From the very start, dealing with cancer can feel like riding a rollercoaster with many twists, turns and ups and down. So, when the ride finally comes to a stop, you may not know what to do. You’ve put so much effort into bracing yourself. Now are you supposed to just…relax?
Getting the news that you’re cancer-free is a magnificent and surreal moment. In the midst of your celebration, you will likely have a few questions. To answer a few of the most common questions, we spoke with Sandra Olvera, a family nurse practitioner working in integrative oncology and cancer survivorship at Banner MD Anderson Cancer Center at Banner Gateway Medical Center in Gilbert, Arizona.
What does “cancer-free” mean?
“Cancer-free” is a HUGE milestone. You should take a deep breath and celebrate with your friends and family. But the term can be easily misunderstood. If you’ve been told that you are cancer-free, Olvera said that this typically means that you have “no evidence of disease.” We are still learning about cancer every day, so terms like “cure” are hard to find. Your doctor may still recommend follow-up care, such as treatments or scans, to make sure you stay healthy following this amazing news.
How can I STAY cancer-free?
Olvera remarked that certain cancers carry a higher likelihood of recurrence. For example, ovarian cancers recur in as many as 85% of cases. Whereas thanks to early detection and advancements in treatments, breast cancer recurrence can be as low as 5%. Olvera listed diet, exercise, sleep and stress management as important ways to lower your risk of recurrence.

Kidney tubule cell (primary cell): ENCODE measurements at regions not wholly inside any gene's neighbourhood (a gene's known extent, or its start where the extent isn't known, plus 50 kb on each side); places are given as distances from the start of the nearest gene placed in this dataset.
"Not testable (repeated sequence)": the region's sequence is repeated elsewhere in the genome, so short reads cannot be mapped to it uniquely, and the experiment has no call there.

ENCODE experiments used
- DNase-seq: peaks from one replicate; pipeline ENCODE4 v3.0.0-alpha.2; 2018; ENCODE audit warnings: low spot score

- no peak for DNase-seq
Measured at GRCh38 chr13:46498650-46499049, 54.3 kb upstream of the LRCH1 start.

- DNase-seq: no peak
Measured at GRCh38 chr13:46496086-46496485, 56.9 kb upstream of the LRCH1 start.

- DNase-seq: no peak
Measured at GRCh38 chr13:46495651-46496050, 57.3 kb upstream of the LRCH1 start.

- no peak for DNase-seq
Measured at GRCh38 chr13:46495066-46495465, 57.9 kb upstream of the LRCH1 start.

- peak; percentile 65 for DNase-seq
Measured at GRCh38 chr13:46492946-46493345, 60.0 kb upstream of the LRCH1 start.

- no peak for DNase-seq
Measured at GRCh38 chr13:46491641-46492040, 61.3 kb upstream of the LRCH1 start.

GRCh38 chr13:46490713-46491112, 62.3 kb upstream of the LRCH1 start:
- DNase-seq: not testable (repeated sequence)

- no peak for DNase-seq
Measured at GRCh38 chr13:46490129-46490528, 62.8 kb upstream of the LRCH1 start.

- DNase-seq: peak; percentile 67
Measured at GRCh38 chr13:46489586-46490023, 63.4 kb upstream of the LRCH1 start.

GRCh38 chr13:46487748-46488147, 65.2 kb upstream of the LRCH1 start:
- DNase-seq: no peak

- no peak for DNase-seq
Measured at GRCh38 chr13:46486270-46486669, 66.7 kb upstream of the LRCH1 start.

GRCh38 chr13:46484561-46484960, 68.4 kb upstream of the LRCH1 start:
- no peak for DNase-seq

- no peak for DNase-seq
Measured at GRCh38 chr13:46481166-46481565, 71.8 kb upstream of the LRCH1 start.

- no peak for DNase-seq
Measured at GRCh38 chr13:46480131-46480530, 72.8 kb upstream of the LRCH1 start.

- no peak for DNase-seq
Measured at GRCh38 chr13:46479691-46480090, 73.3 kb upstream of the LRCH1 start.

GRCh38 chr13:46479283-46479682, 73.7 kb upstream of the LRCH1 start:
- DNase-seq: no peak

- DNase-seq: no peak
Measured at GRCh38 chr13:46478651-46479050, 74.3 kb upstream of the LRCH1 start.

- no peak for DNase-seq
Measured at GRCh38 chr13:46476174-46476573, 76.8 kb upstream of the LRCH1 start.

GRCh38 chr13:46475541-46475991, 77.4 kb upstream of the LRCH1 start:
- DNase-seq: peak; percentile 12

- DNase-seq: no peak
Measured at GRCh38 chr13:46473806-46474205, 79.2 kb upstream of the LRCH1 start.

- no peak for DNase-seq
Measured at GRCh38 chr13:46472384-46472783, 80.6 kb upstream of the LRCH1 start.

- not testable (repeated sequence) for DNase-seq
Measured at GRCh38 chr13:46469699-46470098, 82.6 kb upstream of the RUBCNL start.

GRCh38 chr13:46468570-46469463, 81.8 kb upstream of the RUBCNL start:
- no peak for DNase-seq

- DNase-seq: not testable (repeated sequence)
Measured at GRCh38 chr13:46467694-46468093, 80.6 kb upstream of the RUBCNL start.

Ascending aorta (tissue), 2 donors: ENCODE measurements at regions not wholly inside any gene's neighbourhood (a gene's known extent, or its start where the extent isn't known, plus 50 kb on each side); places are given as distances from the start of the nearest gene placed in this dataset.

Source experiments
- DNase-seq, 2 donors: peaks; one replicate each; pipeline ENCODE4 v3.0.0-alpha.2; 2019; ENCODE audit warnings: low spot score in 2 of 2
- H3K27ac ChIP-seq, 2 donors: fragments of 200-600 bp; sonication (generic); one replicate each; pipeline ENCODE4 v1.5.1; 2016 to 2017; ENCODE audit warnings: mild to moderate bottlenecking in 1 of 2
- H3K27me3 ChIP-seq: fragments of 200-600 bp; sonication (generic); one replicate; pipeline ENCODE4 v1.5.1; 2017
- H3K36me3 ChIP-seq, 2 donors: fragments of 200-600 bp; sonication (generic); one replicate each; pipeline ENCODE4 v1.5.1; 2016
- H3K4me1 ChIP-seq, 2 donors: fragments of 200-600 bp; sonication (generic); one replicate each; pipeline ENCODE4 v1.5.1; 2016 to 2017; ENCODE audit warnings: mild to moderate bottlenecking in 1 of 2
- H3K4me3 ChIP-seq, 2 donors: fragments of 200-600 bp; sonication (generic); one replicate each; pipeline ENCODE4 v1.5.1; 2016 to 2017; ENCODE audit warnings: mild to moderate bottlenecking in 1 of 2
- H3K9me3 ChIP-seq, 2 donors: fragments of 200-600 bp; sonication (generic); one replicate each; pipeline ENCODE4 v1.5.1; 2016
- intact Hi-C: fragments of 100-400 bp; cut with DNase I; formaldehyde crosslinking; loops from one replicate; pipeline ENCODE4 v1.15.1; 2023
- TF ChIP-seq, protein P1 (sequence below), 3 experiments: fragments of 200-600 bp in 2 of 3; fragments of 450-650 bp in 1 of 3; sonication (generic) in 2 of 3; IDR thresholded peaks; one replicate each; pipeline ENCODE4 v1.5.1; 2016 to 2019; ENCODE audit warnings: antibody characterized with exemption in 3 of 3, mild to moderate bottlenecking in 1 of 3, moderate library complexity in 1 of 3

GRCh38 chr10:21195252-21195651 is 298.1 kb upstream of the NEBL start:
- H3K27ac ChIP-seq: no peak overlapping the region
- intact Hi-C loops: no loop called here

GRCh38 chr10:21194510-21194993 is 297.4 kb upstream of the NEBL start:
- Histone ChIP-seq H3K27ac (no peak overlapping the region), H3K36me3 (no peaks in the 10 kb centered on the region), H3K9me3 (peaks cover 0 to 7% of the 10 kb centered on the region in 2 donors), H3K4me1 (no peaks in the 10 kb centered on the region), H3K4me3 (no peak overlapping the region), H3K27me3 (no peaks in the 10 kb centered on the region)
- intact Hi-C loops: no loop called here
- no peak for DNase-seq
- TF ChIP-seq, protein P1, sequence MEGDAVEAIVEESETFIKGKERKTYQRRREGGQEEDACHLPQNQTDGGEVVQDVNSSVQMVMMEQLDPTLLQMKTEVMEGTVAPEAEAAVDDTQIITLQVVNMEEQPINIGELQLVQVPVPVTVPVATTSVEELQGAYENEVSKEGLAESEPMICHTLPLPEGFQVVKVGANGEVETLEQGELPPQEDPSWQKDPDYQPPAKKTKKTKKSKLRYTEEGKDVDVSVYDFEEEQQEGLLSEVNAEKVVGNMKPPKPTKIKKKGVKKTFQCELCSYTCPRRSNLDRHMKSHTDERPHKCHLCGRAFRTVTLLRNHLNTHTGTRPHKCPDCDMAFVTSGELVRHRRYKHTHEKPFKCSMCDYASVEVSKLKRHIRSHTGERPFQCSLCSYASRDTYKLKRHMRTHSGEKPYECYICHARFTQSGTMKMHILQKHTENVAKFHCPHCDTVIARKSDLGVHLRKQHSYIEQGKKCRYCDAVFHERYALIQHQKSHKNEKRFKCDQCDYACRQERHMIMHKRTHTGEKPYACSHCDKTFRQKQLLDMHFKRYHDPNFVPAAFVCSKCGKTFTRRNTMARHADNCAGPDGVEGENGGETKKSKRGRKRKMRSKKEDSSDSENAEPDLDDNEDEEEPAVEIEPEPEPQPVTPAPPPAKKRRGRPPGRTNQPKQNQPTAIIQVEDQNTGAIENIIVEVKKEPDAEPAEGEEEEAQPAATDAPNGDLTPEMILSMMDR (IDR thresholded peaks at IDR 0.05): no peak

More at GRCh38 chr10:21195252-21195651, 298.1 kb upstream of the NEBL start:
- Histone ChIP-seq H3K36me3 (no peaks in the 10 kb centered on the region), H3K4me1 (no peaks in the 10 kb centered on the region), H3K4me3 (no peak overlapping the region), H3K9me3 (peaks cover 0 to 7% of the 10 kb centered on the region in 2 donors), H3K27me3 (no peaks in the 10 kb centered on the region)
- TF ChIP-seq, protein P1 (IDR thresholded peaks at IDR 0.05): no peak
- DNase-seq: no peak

- Diet: A plant-based diet is recommended. Your meals should be rich in colorful vegetables and fruits, avoiding too many processed foods, artificial sweeteners or sugar.
- Exercise: Aim for 30 to 60 minutes of exercise per day. Participating in a physical activity you enjoy will help you keep up the habit long term. It is important, however, to check with your doctor before starting any new exercise routine.
- Sleep: Try to get 7 to 8 hours of restful sleep each night. Avoid use of electronics before bed. Limit caffeine and alcohol, which are considered sleep disruptors.
- Stress management: Keeping stress to a minimum is important in maintaining a healthy immune system. Reduce stress with techniques such as yoga, massage, music, meditation, and positive thinking. Risky behaviors such as cigarette smoking, drug use and drinking too much alcohol should be avoided.
What resources are available to survivors?
Even for survivors, there is still important work to be done. In addition to prescribed follow-up appointments, regular screenings or treatments your physician may recommend, supportive care is available for after a cancer-free diagnosis. Survivors can check with their local cancer center for a survivorship program to help guide them in their post-cancer care. Clinical psychologists are available to consult with patients who are dealing with issues affecting their daily life such as survivors’ guilt, anxiety and depression. Cancer survivors can also seek help from online resources through the American Cancer Society, the National Coalition for Cancer Survivorship, and the Livestrong program.
You’ve achieved something extraordinary. Being cancer-free provides fresh perspective and hope for all survivors and their families. Learn more about how cancer screenings and treatments are evolving to save and improve lives.
For additional information on ways to stay cancer-free, you may also like:
- Cancer Prevention Starts with What You Eat
- Dr. Rosso Talks Breast Cancer: Chapter 3, Does Exercise Lower Your Risk
- Reduce Stress to Improve Health, Help Prevent Cancer